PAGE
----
Astronomers just discovered a rare monster galaxy that grew rapidly in the universe’s early days—and then went quiet surprisingly fast.

The newfound giant, known as XMM-2599, lies about 12 billion light-years from Earth, meaning that scientists are seeing the galaxy as it existed when the universe was quite young. (The Big Bang that created the universe occurred 13.82 billion years ago.)

“Even before the universe was 2 billion years old, XMM-2599 had already formed a mass of more than 300 billion suns, making it an ultramassive galaxy,” Benjamin Forrest, a postdoctoral researcher in the Department of Physics and Astronomy at the University of California Riverside (UCR), said in a statement

“More remarkably, we show that XMM-2599 formed most of its stars in a huge frenzy when the universe was less than 1 billion years old, and then became inactive by the time the universe was only 1.8 billion years old,” added Forrest, the lead author of a new study reporting the discovery of XMM-2599.

Forrest and his colleagues used an instrument called the Multi-Object Spectrograph for Infrared Exploration (MOSFIRE), which is installed on a telescope at the Keck Observatory in Hawaii. The MOSFIRE observations allowed the team to nail down XMM-2599’s mass and its distance from Earth.

The researchers also determined that the galaxy created more than 1,000 suns’ worth of stars every year during its activity peak. (For comparison, our Milky Way is currently forming just one solar mass of new stars annually.) But that peak is in the rearview mirror for XMM-2599; its star-birth engine has shut down, for reasons that remain unclear.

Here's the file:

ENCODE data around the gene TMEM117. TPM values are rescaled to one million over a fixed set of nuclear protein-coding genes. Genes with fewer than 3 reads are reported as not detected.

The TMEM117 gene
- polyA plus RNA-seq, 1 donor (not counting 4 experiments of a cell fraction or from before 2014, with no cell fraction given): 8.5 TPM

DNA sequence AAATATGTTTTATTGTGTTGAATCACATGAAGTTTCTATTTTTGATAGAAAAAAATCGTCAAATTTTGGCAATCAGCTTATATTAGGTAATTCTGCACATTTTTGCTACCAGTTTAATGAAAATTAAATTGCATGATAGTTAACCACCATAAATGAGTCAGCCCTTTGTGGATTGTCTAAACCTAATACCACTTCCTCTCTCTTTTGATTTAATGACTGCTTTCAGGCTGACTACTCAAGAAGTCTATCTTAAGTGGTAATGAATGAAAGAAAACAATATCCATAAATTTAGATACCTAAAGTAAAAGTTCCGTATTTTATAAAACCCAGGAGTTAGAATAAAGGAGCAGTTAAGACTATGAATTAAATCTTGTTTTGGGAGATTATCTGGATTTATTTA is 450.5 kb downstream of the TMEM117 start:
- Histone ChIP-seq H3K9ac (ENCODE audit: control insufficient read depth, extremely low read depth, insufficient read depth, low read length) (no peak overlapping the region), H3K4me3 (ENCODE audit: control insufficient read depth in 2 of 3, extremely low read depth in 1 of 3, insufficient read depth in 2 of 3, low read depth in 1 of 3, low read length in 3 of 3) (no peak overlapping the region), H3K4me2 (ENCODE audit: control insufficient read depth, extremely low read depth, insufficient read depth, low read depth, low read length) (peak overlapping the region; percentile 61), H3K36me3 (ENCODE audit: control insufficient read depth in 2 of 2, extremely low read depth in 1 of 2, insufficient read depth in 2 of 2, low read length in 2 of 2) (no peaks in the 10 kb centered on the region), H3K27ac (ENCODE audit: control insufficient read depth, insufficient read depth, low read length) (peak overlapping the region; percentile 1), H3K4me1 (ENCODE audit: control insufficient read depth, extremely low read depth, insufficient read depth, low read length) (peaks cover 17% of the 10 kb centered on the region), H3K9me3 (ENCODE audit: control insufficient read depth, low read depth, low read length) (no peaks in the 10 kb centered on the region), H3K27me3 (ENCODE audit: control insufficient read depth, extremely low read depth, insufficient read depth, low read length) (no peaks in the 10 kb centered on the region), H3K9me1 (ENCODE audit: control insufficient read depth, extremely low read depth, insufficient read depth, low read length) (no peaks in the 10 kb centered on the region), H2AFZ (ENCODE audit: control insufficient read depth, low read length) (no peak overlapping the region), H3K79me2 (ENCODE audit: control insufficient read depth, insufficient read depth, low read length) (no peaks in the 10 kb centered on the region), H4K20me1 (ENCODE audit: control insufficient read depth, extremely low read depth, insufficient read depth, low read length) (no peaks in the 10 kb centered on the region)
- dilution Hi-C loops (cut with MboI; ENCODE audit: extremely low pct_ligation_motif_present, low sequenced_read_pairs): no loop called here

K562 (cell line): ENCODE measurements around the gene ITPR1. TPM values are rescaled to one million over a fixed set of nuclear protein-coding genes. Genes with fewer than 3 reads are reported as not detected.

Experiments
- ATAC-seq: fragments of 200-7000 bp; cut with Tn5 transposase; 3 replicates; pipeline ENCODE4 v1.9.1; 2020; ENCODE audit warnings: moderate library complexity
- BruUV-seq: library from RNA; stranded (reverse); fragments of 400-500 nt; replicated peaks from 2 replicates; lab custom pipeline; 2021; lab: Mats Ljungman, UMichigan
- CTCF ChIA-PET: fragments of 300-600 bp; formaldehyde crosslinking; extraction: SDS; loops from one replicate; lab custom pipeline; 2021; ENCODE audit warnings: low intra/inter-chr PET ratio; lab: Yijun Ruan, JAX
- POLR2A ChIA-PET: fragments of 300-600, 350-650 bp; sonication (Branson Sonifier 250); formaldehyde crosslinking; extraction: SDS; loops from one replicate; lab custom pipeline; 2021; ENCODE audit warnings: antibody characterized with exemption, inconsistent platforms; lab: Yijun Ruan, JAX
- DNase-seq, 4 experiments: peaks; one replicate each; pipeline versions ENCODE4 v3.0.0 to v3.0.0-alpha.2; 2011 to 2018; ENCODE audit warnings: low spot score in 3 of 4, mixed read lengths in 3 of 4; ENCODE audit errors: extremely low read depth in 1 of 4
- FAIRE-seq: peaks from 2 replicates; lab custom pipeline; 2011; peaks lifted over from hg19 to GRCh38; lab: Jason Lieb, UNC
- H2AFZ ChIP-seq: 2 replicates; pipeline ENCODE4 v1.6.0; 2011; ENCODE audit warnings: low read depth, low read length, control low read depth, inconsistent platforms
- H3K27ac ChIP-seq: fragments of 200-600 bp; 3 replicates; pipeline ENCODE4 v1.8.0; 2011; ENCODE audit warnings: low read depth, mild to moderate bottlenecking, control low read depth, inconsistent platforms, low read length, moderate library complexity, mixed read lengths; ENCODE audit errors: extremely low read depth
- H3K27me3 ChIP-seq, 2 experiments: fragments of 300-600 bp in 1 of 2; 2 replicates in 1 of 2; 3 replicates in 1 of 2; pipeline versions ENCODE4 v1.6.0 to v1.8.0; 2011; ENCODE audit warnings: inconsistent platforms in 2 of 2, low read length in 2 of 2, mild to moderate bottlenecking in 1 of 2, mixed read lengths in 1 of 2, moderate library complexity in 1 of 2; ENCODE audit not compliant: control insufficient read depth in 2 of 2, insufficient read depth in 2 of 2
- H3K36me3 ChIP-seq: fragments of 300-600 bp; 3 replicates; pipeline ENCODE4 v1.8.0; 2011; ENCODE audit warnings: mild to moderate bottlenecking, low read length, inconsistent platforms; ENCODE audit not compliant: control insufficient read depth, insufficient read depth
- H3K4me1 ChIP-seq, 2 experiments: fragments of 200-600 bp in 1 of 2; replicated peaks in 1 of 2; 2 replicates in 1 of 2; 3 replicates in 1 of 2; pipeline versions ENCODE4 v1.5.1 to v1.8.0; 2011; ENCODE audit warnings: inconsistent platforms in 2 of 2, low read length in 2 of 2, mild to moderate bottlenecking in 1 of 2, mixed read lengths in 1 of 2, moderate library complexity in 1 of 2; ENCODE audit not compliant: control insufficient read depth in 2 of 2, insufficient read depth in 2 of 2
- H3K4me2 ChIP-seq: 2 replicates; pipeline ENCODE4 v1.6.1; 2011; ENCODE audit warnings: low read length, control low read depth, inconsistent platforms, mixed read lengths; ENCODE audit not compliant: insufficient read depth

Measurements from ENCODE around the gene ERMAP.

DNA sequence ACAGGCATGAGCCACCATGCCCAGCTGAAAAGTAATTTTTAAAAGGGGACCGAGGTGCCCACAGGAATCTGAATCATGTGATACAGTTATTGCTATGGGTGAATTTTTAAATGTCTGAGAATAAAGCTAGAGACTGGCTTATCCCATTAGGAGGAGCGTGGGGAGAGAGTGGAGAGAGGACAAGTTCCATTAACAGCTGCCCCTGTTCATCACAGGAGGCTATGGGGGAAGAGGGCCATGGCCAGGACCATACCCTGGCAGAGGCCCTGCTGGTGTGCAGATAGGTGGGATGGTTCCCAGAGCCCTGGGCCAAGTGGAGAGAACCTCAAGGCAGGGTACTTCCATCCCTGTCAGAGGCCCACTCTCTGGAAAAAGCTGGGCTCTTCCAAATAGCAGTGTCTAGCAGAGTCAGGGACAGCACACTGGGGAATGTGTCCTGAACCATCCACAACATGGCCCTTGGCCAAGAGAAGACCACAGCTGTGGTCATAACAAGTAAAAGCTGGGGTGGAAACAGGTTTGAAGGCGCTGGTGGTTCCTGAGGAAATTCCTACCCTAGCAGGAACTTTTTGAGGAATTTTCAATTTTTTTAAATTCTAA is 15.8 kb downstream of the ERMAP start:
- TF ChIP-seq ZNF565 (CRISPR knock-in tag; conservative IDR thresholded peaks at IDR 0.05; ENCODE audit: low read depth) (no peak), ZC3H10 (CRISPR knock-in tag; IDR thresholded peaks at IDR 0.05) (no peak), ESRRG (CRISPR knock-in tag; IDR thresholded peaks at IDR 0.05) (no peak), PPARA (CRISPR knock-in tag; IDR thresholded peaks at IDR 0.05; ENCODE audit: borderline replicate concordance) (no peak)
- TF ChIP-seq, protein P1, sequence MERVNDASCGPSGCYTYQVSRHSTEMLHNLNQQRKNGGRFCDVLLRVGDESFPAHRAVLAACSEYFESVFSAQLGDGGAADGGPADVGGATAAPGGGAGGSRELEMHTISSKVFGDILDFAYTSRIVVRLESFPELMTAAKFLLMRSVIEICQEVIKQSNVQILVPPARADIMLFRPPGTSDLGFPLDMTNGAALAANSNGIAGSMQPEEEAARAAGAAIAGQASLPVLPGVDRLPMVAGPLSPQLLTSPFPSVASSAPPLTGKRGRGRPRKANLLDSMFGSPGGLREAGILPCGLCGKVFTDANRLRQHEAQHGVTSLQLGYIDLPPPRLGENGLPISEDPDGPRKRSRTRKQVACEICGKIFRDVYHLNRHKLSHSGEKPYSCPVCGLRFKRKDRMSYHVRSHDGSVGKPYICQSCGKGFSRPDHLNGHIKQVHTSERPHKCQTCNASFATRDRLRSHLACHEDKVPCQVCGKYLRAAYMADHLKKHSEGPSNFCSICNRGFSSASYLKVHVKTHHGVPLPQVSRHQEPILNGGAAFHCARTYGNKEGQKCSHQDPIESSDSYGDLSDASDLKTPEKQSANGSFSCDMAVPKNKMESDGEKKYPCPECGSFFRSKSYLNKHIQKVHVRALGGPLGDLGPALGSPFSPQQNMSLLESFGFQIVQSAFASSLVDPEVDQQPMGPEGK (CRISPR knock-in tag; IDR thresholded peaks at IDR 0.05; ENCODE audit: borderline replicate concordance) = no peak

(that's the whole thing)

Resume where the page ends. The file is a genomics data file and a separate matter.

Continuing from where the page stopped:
“Even though such massive galaxies are incredibly rare at this epoch, the models do predict them,” study co-author Gillian Wilson, a physics and astronomy professor at UCR who heads the lab in which Forrest works, said in the same statement. 

“The predicted galaxies, however, are expected to be actively forming stars,” Wilson added. “What makes XMM-2599 so interesting, unusual and surprising is that it is no longer forming stars, perhaps because it stopped getting fuel or its black hole began to turn on. Our results call for changes in how models turn off star formation in early galaxies.”

The researchers will continue to observe XMM-2599 using Keck, in an attempt to better characterize the galaxy and investigate unanswered questions about it. The most prominent such question may concern the galaxy’s fate.

“We do not know what it will turn into by the present day,” Wilson said. “We know it cannot lose mass. An interesting question is what happens around it. As time goes by, could it gravitationally attract nearby star-forming galaxies and become a bright city of galaxies?”

The new study was published online Wednesday (Feb. 5) in The Astrophysical Journal Letters.

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